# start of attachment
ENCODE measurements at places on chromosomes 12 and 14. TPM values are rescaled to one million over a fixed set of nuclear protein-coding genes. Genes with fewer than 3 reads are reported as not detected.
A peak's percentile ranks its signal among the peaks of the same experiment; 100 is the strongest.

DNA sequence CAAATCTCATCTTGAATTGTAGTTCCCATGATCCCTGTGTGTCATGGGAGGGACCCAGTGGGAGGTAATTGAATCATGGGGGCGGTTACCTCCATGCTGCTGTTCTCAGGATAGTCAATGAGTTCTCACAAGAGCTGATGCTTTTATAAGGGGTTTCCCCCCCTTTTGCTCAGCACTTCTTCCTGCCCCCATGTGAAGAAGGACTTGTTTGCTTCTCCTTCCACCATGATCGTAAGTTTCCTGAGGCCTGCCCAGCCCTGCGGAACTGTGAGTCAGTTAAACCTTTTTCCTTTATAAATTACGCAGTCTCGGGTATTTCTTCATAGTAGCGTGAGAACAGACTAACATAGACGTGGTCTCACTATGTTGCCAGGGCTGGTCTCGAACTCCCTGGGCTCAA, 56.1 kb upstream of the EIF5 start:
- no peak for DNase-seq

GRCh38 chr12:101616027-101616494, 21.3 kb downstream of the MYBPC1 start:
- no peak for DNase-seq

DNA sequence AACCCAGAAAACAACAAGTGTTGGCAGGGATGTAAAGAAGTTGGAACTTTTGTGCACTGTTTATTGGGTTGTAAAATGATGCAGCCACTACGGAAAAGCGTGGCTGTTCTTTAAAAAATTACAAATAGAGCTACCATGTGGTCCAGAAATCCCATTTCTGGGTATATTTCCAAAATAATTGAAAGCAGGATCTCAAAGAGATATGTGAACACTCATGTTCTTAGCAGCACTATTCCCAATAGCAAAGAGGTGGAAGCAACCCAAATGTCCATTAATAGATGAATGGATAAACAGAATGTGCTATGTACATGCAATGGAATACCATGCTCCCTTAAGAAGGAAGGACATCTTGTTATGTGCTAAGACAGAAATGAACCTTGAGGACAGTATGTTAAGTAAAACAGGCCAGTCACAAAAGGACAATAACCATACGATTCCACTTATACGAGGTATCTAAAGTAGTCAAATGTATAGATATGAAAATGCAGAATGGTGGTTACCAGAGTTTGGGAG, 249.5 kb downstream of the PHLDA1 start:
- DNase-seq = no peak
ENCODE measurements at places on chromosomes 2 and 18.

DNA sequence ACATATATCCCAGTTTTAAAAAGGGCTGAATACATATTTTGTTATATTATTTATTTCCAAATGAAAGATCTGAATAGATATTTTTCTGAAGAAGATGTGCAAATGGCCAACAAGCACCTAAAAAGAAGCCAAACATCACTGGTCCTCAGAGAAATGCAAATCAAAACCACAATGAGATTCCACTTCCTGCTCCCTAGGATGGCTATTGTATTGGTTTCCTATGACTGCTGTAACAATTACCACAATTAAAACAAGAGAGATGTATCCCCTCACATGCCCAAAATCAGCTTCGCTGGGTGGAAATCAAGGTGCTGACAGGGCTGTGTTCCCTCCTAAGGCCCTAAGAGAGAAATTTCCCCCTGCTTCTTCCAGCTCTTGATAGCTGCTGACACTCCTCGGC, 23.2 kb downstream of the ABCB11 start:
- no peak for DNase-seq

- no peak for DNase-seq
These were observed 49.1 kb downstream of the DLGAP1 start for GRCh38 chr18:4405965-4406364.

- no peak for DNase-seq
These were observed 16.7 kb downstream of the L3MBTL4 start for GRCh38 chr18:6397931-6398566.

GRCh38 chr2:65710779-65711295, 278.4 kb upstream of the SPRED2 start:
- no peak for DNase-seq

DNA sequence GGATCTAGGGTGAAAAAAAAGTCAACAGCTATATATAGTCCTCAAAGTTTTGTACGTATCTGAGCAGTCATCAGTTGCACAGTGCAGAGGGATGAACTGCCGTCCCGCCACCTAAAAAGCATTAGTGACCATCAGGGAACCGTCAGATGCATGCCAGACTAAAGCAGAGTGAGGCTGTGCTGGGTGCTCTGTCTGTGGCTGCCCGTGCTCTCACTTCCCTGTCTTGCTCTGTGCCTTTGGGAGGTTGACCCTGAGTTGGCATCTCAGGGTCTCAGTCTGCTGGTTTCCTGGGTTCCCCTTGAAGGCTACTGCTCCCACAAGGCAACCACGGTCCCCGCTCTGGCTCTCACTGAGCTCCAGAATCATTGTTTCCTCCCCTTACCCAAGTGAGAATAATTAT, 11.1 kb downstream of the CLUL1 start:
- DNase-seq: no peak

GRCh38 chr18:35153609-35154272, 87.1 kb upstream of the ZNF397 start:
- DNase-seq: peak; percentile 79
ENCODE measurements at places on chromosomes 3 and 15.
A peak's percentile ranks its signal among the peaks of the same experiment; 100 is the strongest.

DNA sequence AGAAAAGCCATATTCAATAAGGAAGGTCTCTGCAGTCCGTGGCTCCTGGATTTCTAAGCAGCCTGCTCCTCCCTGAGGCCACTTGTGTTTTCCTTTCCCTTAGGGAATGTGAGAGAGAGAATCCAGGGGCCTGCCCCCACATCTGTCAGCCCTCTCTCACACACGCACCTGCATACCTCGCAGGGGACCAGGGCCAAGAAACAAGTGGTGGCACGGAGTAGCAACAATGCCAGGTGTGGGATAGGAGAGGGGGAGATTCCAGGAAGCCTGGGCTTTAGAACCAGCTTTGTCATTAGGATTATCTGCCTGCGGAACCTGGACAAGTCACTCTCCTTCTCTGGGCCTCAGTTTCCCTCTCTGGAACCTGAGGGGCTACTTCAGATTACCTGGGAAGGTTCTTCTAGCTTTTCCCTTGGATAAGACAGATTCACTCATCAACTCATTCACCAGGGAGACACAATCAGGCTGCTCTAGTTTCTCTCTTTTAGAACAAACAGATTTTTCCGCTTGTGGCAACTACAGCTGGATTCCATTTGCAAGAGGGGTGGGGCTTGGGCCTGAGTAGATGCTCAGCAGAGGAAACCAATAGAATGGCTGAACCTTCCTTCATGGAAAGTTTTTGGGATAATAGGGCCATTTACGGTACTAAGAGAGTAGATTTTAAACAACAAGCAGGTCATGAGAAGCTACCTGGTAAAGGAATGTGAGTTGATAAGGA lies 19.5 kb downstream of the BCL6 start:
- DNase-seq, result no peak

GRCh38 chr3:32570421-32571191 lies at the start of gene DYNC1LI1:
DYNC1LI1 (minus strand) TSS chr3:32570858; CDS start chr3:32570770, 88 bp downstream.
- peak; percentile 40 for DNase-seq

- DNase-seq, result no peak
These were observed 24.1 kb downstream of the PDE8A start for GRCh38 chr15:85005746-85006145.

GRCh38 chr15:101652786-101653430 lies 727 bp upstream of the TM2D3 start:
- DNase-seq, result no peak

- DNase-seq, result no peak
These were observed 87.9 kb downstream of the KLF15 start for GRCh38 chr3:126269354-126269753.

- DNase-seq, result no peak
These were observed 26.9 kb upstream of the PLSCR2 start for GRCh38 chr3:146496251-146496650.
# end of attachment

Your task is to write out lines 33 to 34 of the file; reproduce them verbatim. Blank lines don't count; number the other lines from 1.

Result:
- DNase-seq, result no peak
These were observed 87.9 kb downstream of the KLF15 start for GRCh38 chr3:126269354-126269753.